However, Vespula has a lot of species which are found in the areas where these religions were founded. Thus, based on geography alone, they are a much better fit than Trigona for being responsible for the behavior found in this passage.

The Bottom Line

This is the time of year when people are bug-watching, much like people watch birds. It’s really cool to see people do this, and we’re honored to be the place people turn to when they have questions about bug behavior.

If you’re sitting in your garden and you see bees snipping bits off leaves, don’t worry. They’re supposed to be doing that, and they need to do that to create the next generation of pollinators.

People have been doing this for a long time, though.

Some of these observations are even preserved in religious texts. They don’t exactly match up with what we’ve discovered since then, but don’t count them out completely. The scavenging habits of wasps are documented, as are some weirder phenomena relating to disease transmission in the modern era.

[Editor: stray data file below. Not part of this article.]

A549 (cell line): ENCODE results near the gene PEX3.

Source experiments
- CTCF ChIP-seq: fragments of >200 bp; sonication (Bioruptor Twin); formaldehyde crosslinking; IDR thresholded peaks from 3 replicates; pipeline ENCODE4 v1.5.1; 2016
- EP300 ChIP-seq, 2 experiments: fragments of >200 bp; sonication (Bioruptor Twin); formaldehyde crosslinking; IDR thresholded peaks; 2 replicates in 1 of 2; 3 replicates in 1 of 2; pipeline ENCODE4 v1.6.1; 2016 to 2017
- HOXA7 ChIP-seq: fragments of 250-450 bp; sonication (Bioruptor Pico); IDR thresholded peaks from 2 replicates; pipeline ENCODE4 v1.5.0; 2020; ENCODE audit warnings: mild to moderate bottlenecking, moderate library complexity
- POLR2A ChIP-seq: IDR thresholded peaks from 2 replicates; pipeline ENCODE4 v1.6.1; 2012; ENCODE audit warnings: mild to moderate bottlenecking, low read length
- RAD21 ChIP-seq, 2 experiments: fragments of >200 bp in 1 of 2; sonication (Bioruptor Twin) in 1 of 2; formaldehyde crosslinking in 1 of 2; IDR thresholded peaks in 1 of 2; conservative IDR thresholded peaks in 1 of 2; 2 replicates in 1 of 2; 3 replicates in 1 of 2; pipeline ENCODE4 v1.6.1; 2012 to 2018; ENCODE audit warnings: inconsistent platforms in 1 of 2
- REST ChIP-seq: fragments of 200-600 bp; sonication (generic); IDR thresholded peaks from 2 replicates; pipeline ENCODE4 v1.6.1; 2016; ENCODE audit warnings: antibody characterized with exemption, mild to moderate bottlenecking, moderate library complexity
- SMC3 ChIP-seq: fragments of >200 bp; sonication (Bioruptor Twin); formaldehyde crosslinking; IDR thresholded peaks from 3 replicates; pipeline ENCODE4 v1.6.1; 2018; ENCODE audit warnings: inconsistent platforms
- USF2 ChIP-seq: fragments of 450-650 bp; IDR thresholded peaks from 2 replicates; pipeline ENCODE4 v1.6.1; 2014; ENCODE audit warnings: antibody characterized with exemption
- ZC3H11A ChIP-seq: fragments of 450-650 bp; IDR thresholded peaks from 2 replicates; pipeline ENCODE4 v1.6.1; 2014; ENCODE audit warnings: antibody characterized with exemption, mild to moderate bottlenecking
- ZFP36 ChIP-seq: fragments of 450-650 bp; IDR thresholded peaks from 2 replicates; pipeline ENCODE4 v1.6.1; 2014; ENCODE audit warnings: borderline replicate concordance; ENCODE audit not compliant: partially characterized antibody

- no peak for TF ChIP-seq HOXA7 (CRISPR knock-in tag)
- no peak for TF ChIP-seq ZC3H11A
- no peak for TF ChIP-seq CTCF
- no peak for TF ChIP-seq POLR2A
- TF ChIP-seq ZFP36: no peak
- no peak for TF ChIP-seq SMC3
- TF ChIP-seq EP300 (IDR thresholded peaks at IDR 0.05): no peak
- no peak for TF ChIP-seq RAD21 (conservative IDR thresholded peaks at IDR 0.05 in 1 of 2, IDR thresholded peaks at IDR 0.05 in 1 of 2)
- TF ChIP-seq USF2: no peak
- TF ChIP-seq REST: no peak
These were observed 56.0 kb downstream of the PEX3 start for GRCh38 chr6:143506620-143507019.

Works Cited

CAMARGO, J. M., & ROUBIK, D. W. (1991). Systematics and bionomics of the apoid obligate necrophages: the Trigona hypogea group (Hymenoptera: Apidae; Meliponinae). Biological Journal of the Linnean Society, 44(1), 13-39.

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1 Response to So let’s talk about some weird bees!

  1. Amber Wiley says:

    I like a lot of your answer, but it gives me more questions. I understand your thought that folks don’t think “bee” unless there’s black/yellow & a sting. At least, I understand that for folks NOW. However, the other key item that makes people think “bee” is “honey.” And another thing about folks NOW is that they tend to discount folks from the past as being only partially correct or misguided. You propose that the “bees” at the carcass are wasps. What about the “honey” at the carcass? Is is an instance of bees just using a carcass as a place to make a nest? Basically, your yellowjacket theory only believes half of the story – “bees” but completely leaves out the other half, which is also the crux of the riddle – “honey.” What’s a theory that starts at “honey” and also includes “flying insects”?

    Like